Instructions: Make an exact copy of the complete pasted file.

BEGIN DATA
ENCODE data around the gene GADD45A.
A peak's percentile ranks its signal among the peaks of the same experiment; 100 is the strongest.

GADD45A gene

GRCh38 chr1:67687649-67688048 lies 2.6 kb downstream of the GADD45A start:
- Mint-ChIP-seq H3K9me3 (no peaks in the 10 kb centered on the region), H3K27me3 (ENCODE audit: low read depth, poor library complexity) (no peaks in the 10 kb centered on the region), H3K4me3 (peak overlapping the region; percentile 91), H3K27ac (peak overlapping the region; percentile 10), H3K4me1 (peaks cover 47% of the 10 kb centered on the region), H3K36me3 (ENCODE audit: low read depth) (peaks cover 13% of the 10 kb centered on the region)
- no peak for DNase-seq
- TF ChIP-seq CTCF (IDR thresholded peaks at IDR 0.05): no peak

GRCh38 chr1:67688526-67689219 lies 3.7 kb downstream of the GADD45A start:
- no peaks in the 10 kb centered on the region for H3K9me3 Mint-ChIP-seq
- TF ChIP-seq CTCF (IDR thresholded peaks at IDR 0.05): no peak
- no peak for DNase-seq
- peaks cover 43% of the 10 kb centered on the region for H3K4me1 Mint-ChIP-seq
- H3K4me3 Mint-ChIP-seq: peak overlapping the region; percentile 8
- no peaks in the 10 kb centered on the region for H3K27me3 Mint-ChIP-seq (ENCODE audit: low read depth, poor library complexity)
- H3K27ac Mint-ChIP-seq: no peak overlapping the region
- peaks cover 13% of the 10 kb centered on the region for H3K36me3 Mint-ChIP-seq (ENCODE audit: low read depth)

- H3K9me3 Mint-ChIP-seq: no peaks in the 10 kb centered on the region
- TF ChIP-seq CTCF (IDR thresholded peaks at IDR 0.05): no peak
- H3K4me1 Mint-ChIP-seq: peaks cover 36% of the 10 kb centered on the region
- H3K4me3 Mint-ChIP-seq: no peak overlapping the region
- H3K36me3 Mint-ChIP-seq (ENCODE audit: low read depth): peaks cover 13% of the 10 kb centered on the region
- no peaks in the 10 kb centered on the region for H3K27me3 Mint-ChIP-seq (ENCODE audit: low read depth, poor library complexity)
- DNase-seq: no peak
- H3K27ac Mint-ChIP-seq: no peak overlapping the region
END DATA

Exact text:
ENCODE data around the gene GADD45A.
A peak's percentile ranks its signal among the peaks of the same experiment; 100 is the strongest.

GADD45A gene

GRCh38 chr1:67687649-67688048 lies 2.6 kb downstream of the GADD45A start:
- Mint-ChIP-seq H3K9me3 (no peaks in the 10 kb centered on the region), H3K27me3 (ENCODE audit: low read depth, poor library complexity) (no peaks in the 10 kb centered on the region), H3K4me3 (peak overlapping the region; percentile 91), H3K27ac (peak overlapping the region; percentile 10), H3K4me1 (peaks cover 47% of the 10 kb centered on the region), H3K36me3 (ENCODE audit: low read depth) (peaks cover 13% of the 10 kb centered on the region)
- no peak for DNase-seq
- TF ChIP-seq CTCF (IDR thresholded peaks at IDR 0.05): no peak

GRCh38 chr1:67688526-67689219 lies 3.7 kb downstream of the GADD45A start:
- no peaks in the 10 kb centered on the region for H3K9me3 Mint-ChIP-seq
- TF ChIP-seq CTCF (IDR thresholded peaks at IDR 0.05): no peak
- no peak for DNase-seq
- peaks cover 43% of the 10 kb centered on the region for H3K4me1 Mint-ChIP-seq
- H3K4me3 Mint-ChIP-seq: peak overlapping the region; percentile 8
- no peaks in the 10 kb centered on the region for H3K27me3 Mint-ChIP-seq (ENCODE audit: low read depth, poor library complexity)
- H3K27ac Mint-ChIP-seq: no peak overlapping the region
- peaks cover 13% of the 10 kb centered on the region for H3K36me3 Mint-ChIP-seq (ENCODE audit: low read depth)

- H3K9me3 Mint-ChIP-seq: no peaks in the 10 kb centered on the region
- TF ChIP-seq CTCF (IDR thresholded peaks at IDR 0.05): no peak
- H3K4me1 Mint-ChIP-seq: peaks cover 36% of the 10 kb centered on the region
- H3K4me3 Mint-ChIP-seq: no peak overlapping the region
- H3K36me3 Mint-ChIP-seq (ENCODE audit: low read depth): peaks cover 13% of the 10 kb centered on the region
- no peaks in the 10 kb centered on the region for H3K27me3 Mint-ChIP-seq (ENCODE audit: low read depth, poor library complexity)
- DNase-seq: no peak
- H3K27ac Mint-ChIP-seq: no peak overlapping the region